An unpublished document from late thirteenth-century Paris contains evidence of a Jewish-Christian public confrontation, on the one hand, and of Jewish-Christian economic criminal collaboration on the other. Using methods of micro-history, this article traces the story of Merot the Jew and his father-in-law, Benoait of St. Denis, who were caught attempting to smuggle merchandise by way of the River Seine. Their story is told in a verdict handed down by the parloir de Paris, the municipal judicial authority in charge of economic infractions. The parloir decreed the complete confiscation of Merot and Benoait’s merchandise on the grounds that “they were foreigners.” Taking this terminology as a point of departure, this paper tackles broader socio-economic aspects of belonging and foreignness among medieval Parisian Jews, and asks: in what ways were Jews considered “foreigners” in late thirteenth-century Paris? What were the implications of such a designation, and how did these perceptions change in the years leading up to the expulsion of 1306?
This special issue of Medieval Encounters offers new perspectives for studying the activities and the roles of Jews in the medieval economy.1 Scholarship to date has tended to approach these subjects from a communal perspective, discussing the activities of Jews as an organized group rather than as individuals, and emphasizing collective norms, legislation, ideologies, and policies. In such studies, the status of Jews as a tolerated religious minority was the point of departure and religious difference was paramount.2 While these perspectives were undoubtedly a defining feature of medieval Jewish life, a top-down communal perspective is just one facet, albeit an important one, of the economic activities of medieval Jews. In addition, most studies focused on moments of change, tension, and crisis, rather than on the ongoing roles of Jews both within their communities and in interaction with their Christian neighbors.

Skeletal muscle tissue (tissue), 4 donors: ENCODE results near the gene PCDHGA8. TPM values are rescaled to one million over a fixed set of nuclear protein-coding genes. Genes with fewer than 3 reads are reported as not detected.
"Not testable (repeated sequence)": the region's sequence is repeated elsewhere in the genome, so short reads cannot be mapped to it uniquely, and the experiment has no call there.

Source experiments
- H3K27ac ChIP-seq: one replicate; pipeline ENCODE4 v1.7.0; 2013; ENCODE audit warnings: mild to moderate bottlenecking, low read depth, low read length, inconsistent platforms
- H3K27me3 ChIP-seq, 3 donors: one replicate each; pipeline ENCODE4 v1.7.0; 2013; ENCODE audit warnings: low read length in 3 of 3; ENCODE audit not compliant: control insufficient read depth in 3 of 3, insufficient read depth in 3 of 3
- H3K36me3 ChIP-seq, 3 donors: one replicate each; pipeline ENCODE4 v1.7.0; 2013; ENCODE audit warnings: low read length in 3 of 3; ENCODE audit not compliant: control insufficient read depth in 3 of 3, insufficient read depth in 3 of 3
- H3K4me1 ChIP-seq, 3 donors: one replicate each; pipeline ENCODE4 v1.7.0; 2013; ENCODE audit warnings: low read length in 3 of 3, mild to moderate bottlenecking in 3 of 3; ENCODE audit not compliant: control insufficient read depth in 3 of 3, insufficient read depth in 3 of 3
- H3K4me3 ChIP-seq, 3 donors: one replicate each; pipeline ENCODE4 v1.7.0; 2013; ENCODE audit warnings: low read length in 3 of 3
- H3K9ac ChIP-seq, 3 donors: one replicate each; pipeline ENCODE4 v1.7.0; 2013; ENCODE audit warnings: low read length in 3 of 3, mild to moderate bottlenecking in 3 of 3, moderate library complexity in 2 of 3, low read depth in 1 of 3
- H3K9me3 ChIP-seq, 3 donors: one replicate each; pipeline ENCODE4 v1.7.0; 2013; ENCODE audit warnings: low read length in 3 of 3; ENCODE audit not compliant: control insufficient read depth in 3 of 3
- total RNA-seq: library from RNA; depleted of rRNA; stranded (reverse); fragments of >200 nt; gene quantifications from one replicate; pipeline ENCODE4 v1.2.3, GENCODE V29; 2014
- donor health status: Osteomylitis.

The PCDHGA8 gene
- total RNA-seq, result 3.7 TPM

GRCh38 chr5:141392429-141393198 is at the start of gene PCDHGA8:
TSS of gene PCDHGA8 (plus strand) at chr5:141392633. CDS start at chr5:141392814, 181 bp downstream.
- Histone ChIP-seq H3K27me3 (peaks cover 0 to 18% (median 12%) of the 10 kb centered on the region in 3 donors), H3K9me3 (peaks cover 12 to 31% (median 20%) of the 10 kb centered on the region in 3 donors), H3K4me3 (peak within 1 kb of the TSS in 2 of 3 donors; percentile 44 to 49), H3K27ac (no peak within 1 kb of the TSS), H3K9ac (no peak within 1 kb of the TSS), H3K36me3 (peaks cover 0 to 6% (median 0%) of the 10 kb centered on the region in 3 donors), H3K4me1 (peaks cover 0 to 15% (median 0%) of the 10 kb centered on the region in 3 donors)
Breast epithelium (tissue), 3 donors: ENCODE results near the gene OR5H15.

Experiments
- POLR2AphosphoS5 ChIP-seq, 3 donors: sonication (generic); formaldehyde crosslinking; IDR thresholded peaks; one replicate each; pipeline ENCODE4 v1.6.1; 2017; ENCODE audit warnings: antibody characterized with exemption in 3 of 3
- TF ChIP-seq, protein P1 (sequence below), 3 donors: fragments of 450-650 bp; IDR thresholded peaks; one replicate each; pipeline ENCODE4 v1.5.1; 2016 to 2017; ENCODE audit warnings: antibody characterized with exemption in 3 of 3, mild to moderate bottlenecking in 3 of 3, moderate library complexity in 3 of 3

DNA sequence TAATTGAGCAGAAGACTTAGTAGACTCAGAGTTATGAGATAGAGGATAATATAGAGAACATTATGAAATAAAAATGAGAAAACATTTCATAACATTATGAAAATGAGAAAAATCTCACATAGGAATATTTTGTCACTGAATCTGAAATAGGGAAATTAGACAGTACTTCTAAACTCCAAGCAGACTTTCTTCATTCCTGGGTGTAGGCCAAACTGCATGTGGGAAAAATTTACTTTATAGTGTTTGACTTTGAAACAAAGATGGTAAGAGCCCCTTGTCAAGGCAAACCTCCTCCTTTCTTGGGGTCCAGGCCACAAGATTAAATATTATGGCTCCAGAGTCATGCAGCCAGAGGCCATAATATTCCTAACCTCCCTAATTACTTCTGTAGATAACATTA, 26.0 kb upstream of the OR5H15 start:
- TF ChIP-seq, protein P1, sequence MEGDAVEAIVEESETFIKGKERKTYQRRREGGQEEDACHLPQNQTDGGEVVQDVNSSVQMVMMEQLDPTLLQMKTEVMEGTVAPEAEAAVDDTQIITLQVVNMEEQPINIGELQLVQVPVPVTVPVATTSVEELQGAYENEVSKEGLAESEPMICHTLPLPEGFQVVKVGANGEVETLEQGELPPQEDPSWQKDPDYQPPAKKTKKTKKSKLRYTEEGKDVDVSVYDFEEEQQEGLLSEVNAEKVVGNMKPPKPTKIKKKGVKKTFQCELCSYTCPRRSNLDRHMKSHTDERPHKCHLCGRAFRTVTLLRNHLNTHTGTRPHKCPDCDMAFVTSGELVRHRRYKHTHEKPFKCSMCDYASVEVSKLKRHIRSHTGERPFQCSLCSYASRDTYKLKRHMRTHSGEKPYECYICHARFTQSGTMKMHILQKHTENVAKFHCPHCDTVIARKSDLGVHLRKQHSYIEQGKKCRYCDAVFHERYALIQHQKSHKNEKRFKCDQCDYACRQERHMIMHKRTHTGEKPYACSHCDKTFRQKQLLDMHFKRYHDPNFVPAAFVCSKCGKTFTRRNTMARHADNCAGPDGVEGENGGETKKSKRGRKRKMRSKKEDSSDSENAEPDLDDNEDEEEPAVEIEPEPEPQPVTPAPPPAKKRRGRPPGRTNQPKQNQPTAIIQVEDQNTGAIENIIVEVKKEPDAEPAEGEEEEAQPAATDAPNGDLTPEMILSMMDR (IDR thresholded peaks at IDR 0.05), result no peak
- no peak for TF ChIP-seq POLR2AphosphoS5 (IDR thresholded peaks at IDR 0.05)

Examining a selection of modern urban spaces, this article describes how the history of medieval Ashkenazi Jewry is displayed in Germany today, as well as who displays it and for whom. The preoccupation of Germany with its Jewish past is not trivial; it is an institutionalized trend designed not only to teach the public about local medieval history, but also to educate it to re-include medieval Jews into its history.